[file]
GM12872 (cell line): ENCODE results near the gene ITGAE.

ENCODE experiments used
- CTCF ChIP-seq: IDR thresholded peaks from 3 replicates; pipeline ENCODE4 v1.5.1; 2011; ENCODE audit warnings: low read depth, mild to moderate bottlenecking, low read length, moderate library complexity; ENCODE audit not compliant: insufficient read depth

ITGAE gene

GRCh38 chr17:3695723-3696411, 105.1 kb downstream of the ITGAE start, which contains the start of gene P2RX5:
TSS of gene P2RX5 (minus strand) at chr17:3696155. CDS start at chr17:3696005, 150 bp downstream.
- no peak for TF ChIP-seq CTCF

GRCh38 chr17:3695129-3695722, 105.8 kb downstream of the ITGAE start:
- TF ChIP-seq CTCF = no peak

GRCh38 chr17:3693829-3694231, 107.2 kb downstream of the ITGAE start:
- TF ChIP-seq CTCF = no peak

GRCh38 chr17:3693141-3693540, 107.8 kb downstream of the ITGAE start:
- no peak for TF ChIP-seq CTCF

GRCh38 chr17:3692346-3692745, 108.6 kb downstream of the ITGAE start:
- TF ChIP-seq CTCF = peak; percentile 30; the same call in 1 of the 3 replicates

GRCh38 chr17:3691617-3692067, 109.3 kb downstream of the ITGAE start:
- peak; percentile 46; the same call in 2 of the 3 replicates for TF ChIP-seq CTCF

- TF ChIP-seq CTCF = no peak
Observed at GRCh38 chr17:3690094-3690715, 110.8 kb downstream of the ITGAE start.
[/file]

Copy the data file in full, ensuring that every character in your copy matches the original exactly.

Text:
GM12872 (cell line): ENCODE results near the gene ITGAE.

ENCODE experiments used
- CTCF ChIP-seq: IDR thresholded peaks from 3 replicates; pipeline ENCODE4 v1.5.1; 2011; ENCODE audit warnings: low read depth, mild to moderate bottlenecking, low read length, moderate library complexity; ENCODE audit not compliant: insufficient read depth

ITGAE gene

GRCh38 chr17:3695723-3696411, 105.1 kb downstream of the ITGAE start, which contains the start of gene P2RX5:
TSS of gene P2RX5 (minus strand) at chr17:3696155. CDS start at chr17:3696005, 150 bp downstream.
- no peak for TF ChIP-seq CTCF

GRCh38 chr17:3695129-3695722, 105.8 kb downstream of the ITGAE start:
- TF ChIP-seq CTCF = no peak

GRCh38 chr17:3693829-3694231, 107.2 kb downstream of the ITGAE start:
- TF ChIP-seq CTCF = no peak

GRCh38 chr17:3693141-3693540, 107.8 kb downstream of the ITGAE start:
- no peak for TF ChIP-seq CTCF

GRCh38 chr17:3692346-3692745, 108.6 kb downstream of the ITGAE start:
- TF ChIP-seq CTCF = peak; percentile 30; the same call in 1 of the 3 replicates

GRCh38 chr17:3691617-3692067, 109.3 kb downstream of the ITGAE start:
- peak; percentile 46; the same call in 2 of the 3 replicates for TF ChIP-seq CTCF

- TF ChIP-seq CTCF = no peak
Observed at GRCh38 chr17:3690094-3690715, 110.8 kb downstream of the ITGAE start.